Well, it has to load itself into memory first. In most cases, this memory will still be good. In the event that it is not, Memtest will most likely determine that the program itself is corrupted by comparing some in-place variables with a checksum. In the event that they don't match, you would instantly know that either your RAM is bad, or the copy you downloaded is corrupted (and it would be a trivial task to determine if the latter is the cause or not).


TL,DR: Memtest86+ only works assuming the first megabyte of your RAM is still fine (the location where it would be loaded most likely). Assuming this area is corrupted, Memtest86+ itself would simply not function (which is a pretty quick indicator your RAM is bad without even having run the tests).

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By being small. If some RAM is bad, the smaller the program is, the less likely it is that some part of the program will be in one of the bad spots. Considering that booting far enough to load the memory test will involve some firmware code using RAM, odds are that if you can get that far, the low areas of RAM are working well enough that memtest will be able to run from them.

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If the RAM the application is saving the variables to is bad, then most of the tests will fail.

The algorithm writes all kind of different patterns and then checks if they are well written by reading them again, if a write or a read didn't go correctly it will make the test in question fail. By running most tests and letting it run for several hours you can then get to see how stable your RAM is...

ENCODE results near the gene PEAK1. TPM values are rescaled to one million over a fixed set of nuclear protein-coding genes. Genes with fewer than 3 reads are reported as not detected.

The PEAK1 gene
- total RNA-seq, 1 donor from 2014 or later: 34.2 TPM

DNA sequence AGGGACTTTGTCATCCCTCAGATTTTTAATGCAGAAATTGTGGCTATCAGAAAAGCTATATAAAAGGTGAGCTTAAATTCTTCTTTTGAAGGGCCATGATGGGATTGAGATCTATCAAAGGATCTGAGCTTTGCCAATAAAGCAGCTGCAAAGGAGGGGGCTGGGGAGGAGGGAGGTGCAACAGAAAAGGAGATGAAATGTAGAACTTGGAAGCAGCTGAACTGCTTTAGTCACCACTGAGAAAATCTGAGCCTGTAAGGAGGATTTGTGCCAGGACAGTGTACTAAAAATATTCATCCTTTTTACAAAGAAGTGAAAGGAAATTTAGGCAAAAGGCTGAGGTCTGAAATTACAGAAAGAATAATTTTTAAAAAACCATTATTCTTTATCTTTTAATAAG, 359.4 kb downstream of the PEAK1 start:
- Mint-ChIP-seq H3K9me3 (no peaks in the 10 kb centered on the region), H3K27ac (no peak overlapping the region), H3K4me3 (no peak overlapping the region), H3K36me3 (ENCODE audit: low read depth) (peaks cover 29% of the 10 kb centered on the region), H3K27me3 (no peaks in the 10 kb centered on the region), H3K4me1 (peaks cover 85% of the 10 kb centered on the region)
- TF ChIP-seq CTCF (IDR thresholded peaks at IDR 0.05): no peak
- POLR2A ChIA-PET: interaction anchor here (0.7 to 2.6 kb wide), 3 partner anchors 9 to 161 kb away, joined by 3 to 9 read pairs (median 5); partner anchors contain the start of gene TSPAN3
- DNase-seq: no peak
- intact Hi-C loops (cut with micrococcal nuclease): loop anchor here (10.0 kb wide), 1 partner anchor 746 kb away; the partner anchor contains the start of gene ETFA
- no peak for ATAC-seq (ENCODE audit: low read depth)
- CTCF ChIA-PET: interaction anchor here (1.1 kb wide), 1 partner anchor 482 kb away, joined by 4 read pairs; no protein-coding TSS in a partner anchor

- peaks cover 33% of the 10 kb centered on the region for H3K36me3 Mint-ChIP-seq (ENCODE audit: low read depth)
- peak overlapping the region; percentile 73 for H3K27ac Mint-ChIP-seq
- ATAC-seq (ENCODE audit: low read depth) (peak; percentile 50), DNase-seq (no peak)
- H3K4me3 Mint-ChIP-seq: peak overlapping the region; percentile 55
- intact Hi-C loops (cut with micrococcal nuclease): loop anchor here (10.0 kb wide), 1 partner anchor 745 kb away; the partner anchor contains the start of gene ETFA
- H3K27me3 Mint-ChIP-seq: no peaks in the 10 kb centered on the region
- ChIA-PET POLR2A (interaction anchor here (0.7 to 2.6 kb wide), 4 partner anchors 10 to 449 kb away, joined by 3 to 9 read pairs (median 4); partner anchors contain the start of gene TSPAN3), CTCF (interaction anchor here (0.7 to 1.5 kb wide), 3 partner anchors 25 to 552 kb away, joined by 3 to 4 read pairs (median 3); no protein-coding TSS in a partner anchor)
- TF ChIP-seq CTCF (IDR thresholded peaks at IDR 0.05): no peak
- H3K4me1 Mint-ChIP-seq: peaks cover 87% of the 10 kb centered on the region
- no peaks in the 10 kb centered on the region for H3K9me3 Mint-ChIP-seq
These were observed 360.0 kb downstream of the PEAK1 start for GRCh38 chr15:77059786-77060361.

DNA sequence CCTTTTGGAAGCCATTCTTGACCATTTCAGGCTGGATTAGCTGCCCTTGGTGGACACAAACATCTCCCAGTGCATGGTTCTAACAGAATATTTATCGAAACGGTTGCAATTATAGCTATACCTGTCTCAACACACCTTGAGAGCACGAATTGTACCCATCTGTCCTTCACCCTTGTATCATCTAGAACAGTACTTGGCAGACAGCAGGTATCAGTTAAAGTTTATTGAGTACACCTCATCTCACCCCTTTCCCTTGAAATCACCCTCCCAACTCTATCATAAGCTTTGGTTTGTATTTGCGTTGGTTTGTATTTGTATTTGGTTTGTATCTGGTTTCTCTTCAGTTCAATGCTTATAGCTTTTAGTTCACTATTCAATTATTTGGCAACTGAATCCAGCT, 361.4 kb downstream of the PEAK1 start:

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Memtest is quite durable in that it doesn't really depend on the RAM it's testing.

For example, test 0 uses a walking ones algorithm, and all it requires for that test is a single pointer (probably cached), because it's only comparing two consecutive memory addresses.

So if we have a 3-bit RAM stick, memtest loads it with this:

<pointer location> 00000001 00000010 00000100 00001000 00010000 00100000 01000000

And if the first address is corrupted, it'll compare two random locations:

00000001 00100000

And it'll still fail, even if memtest's variables are corrupted.

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Memtest absolutely has to make at least one assumption, that at least the memory it itself is loaded into is good. After that it is able to scan and test the rest of memory in its entirety.

It may be that it is still able to read and detect errors in its own memory as, being the only program loaded, it should have access to practically all of the memory on the system and so be able to read and compare that memory to a "known good" sample.

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I was mainly thinking about the changes in behavior bad RAM could do. Eg if the bad ram changed the logic so that all tests always showed up true. –  TheLQ Aug 24 '11 at 18:46
    
I would say that it is possible that a single bit flip could make a false read as true while testing, but it is more likely that the bit that flips will be in something much more critical, in Memtest I would expect the size of actual running code to be larger than the "test cases" and so I would expect a bit error would cause the program to crash horribly before it detected a pass in place of a fail. I do admit it is a possibility though. –  Mokubai Aug 24 '11 at 19:00